Seventy miles north of downtown Los Angeles, where the Mojave Desert gives way to the San Joaquin Valley, three newly built wind turbines stand atop a ridge overlooking State Route 58. Strong gusts emerge from the mountain pass below, making this an especially windy spot in one of the windiest parts of California.
A few new turbines aren’t normally a big deal in the Golden State, which has been building wind farms for decades.
But these particular machines are at the heart of a revolution in California’s energy industry, which for millions of people, homes and businesses could mean an end to buying power from monopoly utilities such as Southern California Edison.
The three wind turbines at the top of the ridge — and three others nearby — recently started generating electricity for Clean Power Alliance, a government-run energy provider that is replacing Edison as the power source for more than 1 million homes and businesses across the Southland. Twenty-nine cities have joined Clean Power Alliance, as have unincorporated areas in Los Angeles and Ventura counties.
Residents of those areas will start receiving electricity from Clean Power Alliance in February. Edison will still distribute power over the poles and wires of the electric grid, and the Rosemead utility will send out the bills. But the alliance will buy and sell power, set rates and decide what incentives to provide customers for reducing their consumption or going solar.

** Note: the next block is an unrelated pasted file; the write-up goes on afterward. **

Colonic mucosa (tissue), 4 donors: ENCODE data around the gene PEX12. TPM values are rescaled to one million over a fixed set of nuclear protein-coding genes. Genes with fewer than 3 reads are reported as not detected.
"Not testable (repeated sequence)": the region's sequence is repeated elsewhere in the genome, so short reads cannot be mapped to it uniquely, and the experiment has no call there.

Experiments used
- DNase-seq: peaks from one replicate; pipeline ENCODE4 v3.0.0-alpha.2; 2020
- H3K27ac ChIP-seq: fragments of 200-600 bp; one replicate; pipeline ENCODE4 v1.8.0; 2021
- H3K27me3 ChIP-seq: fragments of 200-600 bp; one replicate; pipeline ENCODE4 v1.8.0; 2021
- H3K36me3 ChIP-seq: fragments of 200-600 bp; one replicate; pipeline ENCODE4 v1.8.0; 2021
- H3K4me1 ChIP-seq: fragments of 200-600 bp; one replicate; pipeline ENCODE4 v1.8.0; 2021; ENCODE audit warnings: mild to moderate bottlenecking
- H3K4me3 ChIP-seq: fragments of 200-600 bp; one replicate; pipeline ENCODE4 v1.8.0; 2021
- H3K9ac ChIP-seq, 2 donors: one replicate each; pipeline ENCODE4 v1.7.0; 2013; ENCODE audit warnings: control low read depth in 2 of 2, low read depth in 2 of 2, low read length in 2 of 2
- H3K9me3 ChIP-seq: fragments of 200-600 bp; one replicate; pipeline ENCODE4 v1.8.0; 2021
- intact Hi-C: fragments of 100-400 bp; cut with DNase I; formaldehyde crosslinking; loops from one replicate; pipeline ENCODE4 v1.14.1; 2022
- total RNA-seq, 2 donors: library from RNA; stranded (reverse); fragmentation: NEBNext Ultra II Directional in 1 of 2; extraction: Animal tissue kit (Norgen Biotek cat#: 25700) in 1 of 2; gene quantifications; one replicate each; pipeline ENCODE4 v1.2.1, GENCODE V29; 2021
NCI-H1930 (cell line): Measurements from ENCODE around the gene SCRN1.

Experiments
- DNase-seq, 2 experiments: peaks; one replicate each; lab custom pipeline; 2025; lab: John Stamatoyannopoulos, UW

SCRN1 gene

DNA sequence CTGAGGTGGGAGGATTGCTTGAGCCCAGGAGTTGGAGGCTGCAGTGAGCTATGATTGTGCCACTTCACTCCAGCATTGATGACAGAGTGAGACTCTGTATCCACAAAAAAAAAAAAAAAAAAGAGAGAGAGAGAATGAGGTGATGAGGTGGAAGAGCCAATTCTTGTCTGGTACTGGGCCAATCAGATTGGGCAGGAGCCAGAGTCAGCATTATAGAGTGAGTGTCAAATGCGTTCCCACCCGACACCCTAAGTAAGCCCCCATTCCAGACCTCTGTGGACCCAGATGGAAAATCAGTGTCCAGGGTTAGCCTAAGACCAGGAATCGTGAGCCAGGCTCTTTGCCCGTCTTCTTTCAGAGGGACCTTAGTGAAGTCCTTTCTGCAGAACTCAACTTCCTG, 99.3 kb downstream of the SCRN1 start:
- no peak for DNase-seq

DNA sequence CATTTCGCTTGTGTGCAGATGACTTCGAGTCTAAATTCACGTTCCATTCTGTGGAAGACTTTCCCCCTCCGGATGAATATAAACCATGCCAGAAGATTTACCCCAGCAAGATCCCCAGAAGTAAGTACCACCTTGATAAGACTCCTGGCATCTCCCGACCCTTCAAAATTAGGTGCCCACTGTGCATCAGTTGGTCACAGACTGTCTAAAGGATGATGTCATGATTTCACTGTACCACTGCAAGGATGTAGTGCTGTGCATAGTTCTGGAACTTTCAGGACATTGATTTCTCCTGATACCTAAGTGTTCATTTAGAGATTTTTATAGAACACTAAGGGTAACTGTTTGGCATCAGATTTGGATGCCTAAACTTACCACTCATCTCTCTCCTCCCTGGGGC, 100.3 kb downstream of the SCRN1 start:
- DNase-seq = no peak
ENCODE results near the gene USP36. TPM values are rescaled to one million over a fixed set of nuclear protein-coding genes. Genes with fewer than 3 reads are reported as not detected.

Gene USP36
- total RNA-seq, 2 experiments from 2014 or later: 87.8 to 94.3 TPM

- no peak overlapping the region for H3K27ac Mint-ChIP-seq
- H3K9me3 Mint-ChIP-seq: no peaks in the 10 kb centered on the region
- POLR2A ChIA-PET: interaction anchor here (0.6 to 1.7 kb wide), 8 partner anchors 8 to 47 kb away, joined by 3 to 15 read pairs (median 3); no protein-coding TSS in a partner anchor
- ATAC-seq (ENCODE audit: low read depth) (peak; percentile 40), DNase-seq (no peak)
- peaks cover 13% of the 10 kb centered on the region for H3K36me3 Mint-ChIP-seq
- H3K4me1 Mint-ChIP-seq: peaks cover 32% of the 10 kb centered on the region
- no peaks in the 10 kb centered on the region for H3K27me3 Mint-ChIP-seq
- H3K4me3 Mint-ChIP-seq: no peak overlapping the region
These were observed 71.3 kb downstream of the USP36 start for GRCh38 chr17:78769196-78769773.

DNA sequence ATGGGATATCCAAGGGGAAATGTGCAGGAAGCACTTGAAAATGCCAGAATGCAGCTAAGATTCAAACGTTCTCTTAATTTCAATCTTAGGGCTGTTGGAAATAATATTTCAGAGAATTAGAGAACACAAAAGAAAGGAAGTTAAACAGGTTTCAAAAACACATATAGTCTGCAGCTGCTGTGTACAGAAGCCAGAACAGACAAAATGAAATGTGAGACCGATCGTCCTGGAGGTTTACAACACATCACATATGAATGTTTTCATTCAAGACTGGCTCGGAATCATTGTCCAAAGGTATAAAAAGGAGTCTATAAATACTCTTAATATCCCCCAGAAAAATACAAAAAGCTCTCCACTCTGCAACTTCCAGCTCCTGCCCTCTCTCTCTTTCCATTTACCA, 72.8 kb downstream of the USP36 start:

Clean Power Alliance launched for a small group of customers last year, rolling out electric service to city governments and 30,000 businesses in parts of Los Angeles County. But next month will serve as the alliance’s grand opening. By the end of February, it will be California’s fifth-largest power provider, after Edison, Pacific Gas & Electric, San Diego Gas & Electric and the Los Angeles Department of Water and Power.
That fact is especially striking given Clean Power Alliance’s start-up-like working conditions. The alliance has 13 employees and is based in a WeWork shared-office space in downtown Los Angeles, with living-room-style lounges and Instagram-worthy neon lights.
“We’re not a bunch of people who were running some other public-sector something or other. We’re bringing a business savvy to this that is really important for our size and our ambition,” said Ted Bardacke, Clean Power Alliance’s executive director and a former infrastructure director for Los Angeles Mayor Eric Garcetti.